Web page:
The world is facing a problem. There's an ever-increasing need for programs, apps, widgets, and sites, but there aren't enough people to build them. Programmers are in short supply, and the need for their expertise won't likely go away in the future—it's obvious something has to give.
Low-code and no-code programming platforms are the most obvious answer, and they're gaining popularity. In many cases simple apps can be developed and maintained without needing to involve an actual programmer, which is great for taking the burden off the shoulders of the experts.
The low-code/no-code movement: what is it?
Abstraction is the name of the game in low-code development. Low- and no-code suites like QuickBase act as a GUI that allows drag-and-drop placement of form fields, buttons, and other basic program elements without actual programming knowledge.
SEE: Stack Overflow surveyed 56,000 developers and you won't believe the results (Tech Pro Research)
QuickBase can be operated by those "who have the necessary skillset to use Excel," said John Carione of QuickBase. The idea is to build "citizen developers" who can accomplish basic tasks, freeing up programmers to work on the backend.
Will low-code/no-code apps really work?
Both Carione and Clay Richardson, an analyst at Forrester, agree that low- and no-code app platforms are getting things done for businesses. "We expect the demand for new apps will drive the low-code platforms market to grow at 50-60% YoY for the next three to four years," Richardson said, which is indicative of its popularity and success.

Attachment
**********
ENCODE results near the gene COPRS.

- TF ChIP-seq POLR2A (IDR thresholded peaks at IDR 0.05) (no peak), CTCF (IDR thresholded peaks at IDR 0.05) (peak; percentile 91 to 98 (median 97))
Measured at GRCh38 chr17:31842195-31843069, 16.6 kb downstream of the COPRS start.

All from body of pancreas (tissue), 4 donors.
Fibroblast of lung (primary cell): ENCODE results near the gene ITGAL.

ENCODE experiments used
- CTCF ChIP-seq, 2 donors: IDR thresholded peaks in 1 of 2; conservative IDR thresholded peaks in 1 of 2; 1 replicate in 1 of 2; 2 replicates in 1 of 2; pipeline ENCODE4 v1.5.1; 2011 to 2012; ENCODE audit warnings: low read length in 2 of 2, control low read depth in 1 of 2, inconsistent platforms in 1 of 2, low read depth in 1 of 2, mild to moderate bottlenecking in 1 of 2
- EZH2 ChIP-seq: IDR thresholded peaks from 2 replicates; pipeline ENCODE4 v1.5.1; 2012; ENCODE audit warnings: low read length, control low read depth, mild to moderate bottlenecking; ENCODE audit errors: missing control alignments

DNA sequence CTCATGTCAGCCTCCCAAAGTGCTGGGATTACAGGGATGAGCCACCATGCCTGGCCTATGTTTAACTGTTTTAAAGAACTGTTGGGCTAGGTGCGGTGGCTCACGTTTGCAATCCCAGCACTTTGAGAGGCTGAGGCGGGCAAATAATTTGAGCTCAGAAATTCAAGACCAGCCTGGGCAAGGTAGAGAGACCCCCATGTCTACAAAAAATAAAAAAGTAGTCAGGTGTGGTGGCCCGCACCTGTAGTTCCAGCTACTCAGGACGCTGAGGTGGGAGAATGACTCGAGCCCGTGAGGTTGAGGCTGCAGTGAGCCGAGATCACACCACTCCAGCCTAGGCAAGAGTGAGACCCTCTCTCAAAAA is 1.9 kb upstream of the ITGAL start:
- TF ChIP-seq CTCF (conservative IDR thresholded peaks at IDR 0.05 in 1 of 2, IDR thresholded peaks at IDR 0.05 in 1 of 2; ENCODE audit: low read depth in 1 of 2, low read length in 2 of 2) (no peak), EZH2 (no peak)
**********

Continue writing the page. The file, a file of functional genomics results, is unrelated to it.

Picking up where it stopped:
The apps created by low- and no-code platforms are mostly hosted on the web and fill roles in ecommerce, sales, digital form filling, and other basic computing needs. There isn't going to be a new breakout gaming hit developed in a no-code environment, but that's not the point: it's designed to fulfill business needs.
How low- and no-code development will bridge business gaps
Anyone who's worked in IT knows that a certain level of resentment can build up between tech professionals and business units. Business people don't always understand what goes into the backend of the business, and in many cases they don't want to: they just want what they want now.
SEE: Low Code, High Impact: How to Achieve 260% ROI With Low-Code Apps (TechRepublic)
Conversely, IT people don't always know exactly what a business unit needs to accomplish its goals. That leads to redoing work, wasted time, and frustration all around. "Low-code platforms can help bridge the gap between business unit requirements and IT delivery capabilities," Richardson said. Anyone in business or IT will feel relief at that prospect.
Low- and no-code app development helps both sides: business units can develop apps they need in exactly the way they want, and the IT team can make any coding repairs that are needed behind the scenes, all without the business unit noticing changes in how an app functions.
"We want true citizen development," Carione said, "which means that everyone is utilizing their strengths and accomplishing things that they're best at." Slapping a GUI on the front of an app development platform is a simple, practical, and proven successful way to do just that.
The 3 big takeaways for TechRepublic readers
- Low- and no-code platforms allow business units to develop apps in a GUI. They create a freedom for workers to design things exactly to their specifications.
- Low- and no-code platforms free up IT resources to work in areas they need to: the backend.
- Platforms like QuickBase have the potential to bridge the gap between business units and tech teams—something everyone can benefit from.
- 'Citizen developers' are ready to fill the gaps in enterprise applications (TechRepublic)
- The future of apps: How Salesforce is using low code development (ZDNet)
- The advent of the citizen developer (ZDNet)
- Low code development is coming: Welcome to the future (ZDNet)
- How Companies Are Developing More Apps With Fewer Developers (Fortune)
Brandon Vigliarolo has nothing to disclose. He does not hold investments in the technology companies he covers.
Brandon writes about apps and software for TechRepublic. He's an award-winning feature writer who previously worked as an IT professional and served as an MP in the US Army.